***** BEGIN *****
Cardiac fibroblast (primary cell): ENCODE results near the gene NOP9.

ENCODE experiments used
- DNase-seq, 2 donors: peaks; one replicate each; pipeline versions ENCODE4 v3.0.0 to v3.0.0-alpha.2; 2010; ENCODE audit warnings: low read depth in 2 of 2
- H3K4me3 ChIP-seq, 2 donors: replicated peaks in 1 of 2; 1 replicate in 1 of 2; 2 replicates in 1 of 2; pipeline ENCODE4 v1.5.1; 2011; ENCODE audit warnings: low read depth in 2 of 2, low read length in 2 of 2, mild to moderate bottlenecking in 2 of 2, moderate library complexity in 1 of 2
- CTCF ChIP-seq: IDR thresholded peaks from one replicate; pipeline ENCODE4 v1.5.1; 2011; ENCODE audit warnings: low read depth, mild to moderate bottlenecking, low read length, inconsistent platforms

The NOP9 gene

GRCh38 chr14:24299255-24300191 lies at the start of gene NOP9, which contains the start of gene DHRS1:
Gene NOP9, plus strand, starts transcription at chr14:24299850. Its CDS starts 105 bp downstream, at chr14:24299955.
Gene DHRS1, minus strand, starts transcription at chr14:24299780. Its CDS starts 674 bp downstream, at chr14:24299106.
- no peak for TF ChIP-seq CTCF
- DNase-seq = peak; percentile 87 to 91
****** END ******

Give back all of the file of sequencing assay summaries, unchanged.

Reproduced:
Cardiac fibroblast (primary cell): ENCODE results near the gene NOP9.

ENCODE experiments used
- DNase-seq, 2 donors: peaks; one replicate each; pipeline versions ENCODE4 v3.0.0 to v3.0.0-alpha.2; 2010; ENCODE audit warnings: low read depth in 2 of 2
- H3K4me3 ChIP-seq, 2 donors: replicated peaks in 1 of 2; 1 replicate in 1 of 2; 2 replicates in 1 of 2; pipeline ENCODE4 v1.5.1; 2011; ENCODE audit warnings: low read depth in 2 of 2, low read length in 2 of 2, mild to moderate bottlenecking in 2 of 2, moderate library complexity in 1 of 2
- CTCF ChIP-seq: IDR thresholded peaks from one replicate; pipeline ENCODE4 v1.5.1; 2011; ENCODE audit warnings: low read depth, mild to moderate bottlenecking, low read length, inconsistent platforms

The NOP9 gene

GRCh38 chr14:24299255-24300191 lies at the start of gene NOP9, which contains the start of gene DHRS1:
Gene NOP9, plus strand, starts transcription at chr14:24299850. Its CDS starts 105 bp downstream, at chr14:24299955.
Gene DHRS1, minus strand, starts transcription at chr14:24299780. Its CDS starts 674 bp downstream, at chr14:24299106.
- no peak for TF ChIP-seq CTCF
- DNase-seq = peak; percentile 87 to 91